33 year-old Deanna M. Barton of Upton, Kentucky sustained fatal injuries when the Dodge Caravan she was driving crossed over the center line of Ky. 224 and crashed into a Ford F-750 pickup truck driven by 56 year-old Paul Neff. Mr. Neff suffered injuries that required emergency medical treatment and care.

The Kentucky State Police are investigating the cause of the accident. While driver error appears to be the cause, in a case like this, it is appropriate to investigate other potential causes, such as faulty mechanics, poor or flawed design, defects in manufacturing and negligent repairs or maintenance.

We use our blog as a forum to educate the public using real life events. However, we are very sensitive to the fact that these real life events have resulted in a tragedy that will inflict great pain and sorrow on those involved and those close to the victim(s). As such, we understand that they may not approve, and we will immediately remove a post if a victim or their loved ones makes that request.

A wreck in Madison County turned fatal for 33 year-old Nicolas King of Richmond. He was the passenger in a car that wrecked on Lancaster Avenue early Sunday. He was transported to UK Hospital where he later died. There is no word on the condition of the driver. No other vehicles were involved.

When there is only vehicle involved in a wreck, many people are under the mistaken impression that a passenger cannot bring a civil claim against the driver of the car in which they are riding. That is incorrect. If the driver of a vehicle is driving carelessly and injures or kills his passenger, he can be held civilly liable for the damages.

In addition to a claim against a negligent driver, the passenger, if he or she has car insurance with underinsured motorist coverage, may also have a claim against the passenger’s own insurance carrier to receive additional benefits under the passenger’s policy. If you or a loved one are involved in a wreck, it is always beneficial to get a consultation from an experienced personal injury attorney to make sure that you know all the available sources of compensation.

An Indiana teenager was killed and three others were injured in a single-car crash Thursday afternoon on Ind. 11 near Elizabeth, minutes after leaving South Central Junior-Senior High School. Local authorities reported that the wreck happened shortly after 3:30 p.m., when the Honda Accord slipped off the northbound lane of Ind. 11. The driver then overcorrected and the car traveled about 60 yards before it spun across the southbound lane and slammed broadside into a tree, said Kevin Taylor, a Harrison County police officer.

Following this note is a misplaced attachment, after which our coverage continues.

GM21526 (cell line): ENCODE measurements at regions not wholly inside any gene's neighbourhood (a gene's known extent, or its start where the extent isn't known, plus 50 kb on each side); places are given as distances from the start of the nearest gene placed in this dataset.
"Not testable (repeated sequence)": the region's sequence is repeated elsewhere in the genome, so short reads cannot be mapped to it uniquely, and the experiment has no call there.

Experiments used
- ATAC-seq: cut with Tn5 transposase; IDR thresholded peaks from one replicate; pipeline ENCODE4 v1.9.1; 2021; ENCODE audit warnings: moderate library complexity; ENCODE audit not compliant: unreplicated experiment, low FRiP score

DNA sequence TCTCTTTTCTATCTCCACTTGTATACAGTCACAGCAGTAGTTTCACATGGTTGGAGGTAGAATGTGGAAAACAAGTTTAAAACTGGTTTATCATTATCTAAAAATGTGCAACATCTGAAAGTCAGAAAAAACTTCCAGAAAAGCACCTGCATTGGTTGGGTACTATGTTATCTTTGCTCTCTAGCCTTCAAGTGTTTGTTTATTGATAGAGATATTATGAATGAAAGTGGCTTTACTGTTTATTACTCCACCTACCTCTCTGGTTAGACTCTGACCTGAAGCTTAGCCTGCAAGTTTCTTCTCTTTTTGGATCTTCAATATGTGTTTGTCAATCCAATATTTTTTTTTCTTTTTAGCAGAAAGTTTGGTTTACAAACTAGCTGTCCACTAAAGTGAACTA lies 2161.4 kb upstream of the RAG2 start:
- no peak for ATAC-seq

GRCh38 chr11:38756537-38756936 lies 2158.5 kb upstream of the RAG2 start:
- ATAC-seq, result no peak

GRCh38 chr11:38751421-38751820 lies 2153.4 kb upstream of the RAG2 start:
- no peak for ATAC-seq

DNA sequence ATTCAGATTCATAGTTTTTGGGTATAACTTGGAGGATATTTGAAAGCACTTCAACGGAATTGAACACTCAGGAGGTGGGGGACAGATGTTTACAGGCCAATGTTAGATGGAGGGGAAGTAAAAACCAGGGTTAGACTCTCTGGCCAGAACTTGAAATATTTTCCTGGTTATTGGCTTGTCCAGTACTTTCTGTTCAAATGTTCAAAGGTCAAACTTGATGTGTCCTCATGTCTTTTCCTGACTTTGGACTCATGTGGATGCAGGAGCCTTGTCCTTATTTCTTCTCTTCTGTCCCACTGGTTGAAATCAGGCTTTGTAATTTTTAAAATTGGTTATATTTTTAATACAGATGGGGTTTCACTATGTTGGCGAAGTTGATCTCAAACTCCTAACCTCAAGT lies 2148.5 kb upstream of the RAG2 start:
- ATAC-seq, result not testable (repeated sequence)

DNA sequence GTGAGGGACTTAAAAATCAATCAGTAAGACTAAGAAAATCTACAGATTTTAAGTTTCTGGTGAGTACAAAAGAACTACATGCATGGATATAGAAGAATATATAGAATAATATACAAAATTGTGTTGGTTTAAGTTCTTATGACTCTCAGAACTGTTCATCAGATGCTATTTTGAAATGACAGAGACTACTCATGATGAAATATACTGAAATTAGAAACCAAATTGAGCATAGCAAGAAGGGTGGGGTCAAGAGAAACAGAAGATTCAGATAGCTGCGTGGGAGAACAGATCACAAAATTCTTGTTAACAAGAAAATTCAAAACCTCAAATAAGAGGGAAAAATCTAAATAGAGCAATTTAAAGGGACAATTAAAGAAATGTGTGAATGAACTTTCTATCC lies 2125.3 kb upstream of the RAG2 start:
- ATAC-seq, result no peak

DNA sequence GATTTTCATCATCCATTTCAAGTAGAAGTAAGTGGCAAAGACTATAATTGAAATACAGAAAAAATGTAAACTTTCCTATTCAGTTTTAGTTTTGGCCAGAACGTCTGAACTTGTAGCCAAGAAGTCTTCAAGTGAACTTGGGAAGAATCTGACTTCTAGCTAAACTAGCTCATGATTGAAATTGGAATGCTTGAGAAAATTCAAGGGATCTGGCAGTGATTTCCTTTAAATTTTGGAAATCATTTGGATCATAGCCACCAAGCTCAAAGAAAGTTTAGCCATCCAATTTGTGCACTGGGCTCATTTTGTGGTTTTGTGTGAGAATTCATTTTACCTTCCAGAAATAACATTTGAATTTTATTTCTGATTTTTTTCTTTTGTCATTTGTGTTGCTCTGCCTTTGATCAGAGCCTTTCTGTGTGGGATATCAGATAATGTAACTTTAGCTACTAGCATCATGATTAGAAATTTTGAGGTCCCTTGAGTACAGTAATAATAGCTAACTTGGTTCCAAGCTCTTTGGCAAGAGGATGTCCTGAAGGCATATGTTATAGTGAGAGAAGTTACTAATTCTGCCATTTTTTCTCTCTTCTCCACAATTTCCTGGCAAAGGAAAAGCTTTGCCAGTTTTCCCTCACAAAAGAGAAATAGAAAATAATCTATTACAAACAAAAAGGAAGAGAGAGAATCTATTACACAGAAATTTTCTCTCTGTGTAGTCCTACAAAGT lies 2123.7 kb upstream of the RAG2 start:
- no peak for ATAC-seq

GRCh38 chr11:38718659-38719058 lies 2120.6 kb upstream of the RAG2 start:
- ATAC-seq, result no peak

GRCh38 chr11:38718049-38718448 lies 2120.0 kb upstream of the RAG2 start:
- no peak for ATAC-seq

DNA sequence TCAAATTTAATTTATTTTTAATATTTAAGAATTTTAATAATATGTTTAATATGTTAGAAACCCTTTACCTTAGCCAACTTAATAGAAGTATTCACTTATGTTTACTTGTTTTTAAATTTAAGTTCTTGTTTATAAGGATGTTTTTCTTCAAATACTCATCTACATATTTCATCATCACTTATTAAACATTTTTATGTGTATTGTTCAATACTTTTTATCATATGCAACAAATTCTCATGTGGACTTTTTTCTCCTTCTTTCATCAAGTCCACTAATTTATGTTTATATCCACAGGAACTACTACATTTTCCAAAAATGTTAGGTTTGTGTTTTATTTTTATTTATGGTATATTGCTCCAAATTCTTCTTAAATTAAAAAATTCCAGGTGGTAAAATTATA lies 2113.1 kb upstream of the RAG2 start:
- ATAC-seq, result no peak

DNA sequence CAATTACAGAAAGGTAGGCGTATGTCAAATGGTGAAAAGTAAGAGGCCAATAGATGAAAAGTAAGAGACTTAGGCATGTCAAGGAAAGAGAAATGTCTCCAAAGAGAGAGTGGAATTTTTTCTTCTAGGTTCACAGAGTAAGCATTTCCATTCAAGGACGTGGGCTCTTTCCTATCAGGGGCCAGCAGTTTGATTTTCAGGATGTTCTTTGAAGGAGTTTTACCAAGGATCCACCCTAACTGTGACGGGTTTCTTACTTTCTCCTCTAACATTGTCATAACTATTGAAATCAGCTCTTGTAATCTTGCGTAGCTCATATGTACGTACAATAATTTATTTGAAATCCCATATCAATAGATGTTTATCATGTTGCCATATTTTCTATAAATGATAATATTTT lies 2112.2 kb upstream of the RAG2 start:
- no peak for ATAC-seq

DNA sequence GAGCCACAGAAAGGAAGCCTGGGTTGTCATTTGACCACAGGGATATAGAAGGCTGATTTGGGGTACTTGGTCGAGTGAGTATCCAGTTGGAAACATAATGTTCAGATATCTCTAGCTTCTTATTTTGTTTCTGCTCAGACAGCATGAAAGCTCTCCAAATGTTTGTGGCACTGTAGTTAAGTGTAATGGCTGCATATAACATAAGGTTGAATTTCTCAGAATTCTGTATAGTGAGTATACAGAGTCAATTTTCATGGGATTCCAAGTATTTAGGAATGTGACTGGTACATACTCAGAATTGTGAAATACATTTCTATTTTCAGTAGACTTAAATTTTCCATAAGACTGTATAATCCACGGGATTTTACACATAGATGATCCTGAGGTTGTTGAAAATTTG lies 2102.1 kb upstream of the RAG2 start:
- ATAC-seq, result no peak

The teen died of multiple blunt-force trauma and was pronounced dead at the scene by Harrison County Coroner Rusty Sizemore. Two classmates were transported by helicopter to Louisville hospitals. A fourth victim, senior Justin Behr, was transported from the scene by ambulance, according to Keith Marshall, South Central’s principal.

“Speed definitely appeared to be a factor,” Taylor said. An investigation is continuing and an Indiana State Police is in the process of reconstructing the accident.

Our sympathies and condolences go out to the families of all the parties involved. Hopefully, a full investigation looks at all potential causes in addition to driver error. Car wrecks, such as these, often involve complex questions of law regarding potential product liability and insurance coverage. We use our blog as a forum to educate the public using real life events. However, we are very sensitive to the fact that these real life events have resulted in a tragedy that will inflict great pain and sorrow on those involved and those close to the victim(s). As such, we understand that they may not approve, and we will immediately remove a post if a victim or their loved ones makes that request.

The U.S. Consumer Product Safety Commission (“CPSC” and Health Canada have announced a recall of Coleman, Coleman Evcon and Red T Gas Furnaces for Manufactured Homes. The recall affects approximately 223,600 in the U.S. and 2,400 in Canada (previously recalled in November 2004). The furnaces are manufactured by Unitary Products Group (UPG).

The CPSC has received reports that the furnace can overheat and cause the heat-exchanger to crack and create openings that allow flames to be exposed. When this happens, nearby combustibles are exposed to the flames, posing a fire and smoke hazard to consumers. CPSC has received reports of 393 incidents, including some involving extensive property damage that could be related to these hazards.

The recall involves Coleman, Coleman Evcon and Red T brand furnaces. The furnaces are silver with white access panels. “Coleman,” “Coleman Evcon” and “Red T” brand names are located on the middle of the front access panel. The model number is written on a faceplate, found by removing both front access panels. The faceplate is found mounted on the left inside surface behind the lower panel. Models included in the recall are:

If you have one of these models you should stop using the product immediately until it has been inspected.

Crystal Marlowe, the Louisville Metro Police detective fired for wrongfully charging several people and repeatedly misusing photographs intended to help witnesses identify suspects has appealed her termination in Jefferson Circuit Court.

Crystal Marlowe was fired in January 2011 for what then-Police Chief Robert White called “blatant disregard” for departmental rules; a decision that was confirmed by the Louisville police merit board.

Marlowe claims that the board’s decision was “arbitrary and capricious” after nine days of testimony and numerous documents being produced. Ms. Marlowe is also claiming the Rev. Alex Moses, chairman of the merit board did not allow the other members to engage in “meaningful deliberations.”
Marlowe was originally removed from her position as a detective for accusing several people of crimes they did not commit. Some of the people in question literally could not have committed the crimes they were accused because they were in jail on other charges or were out of town at the time.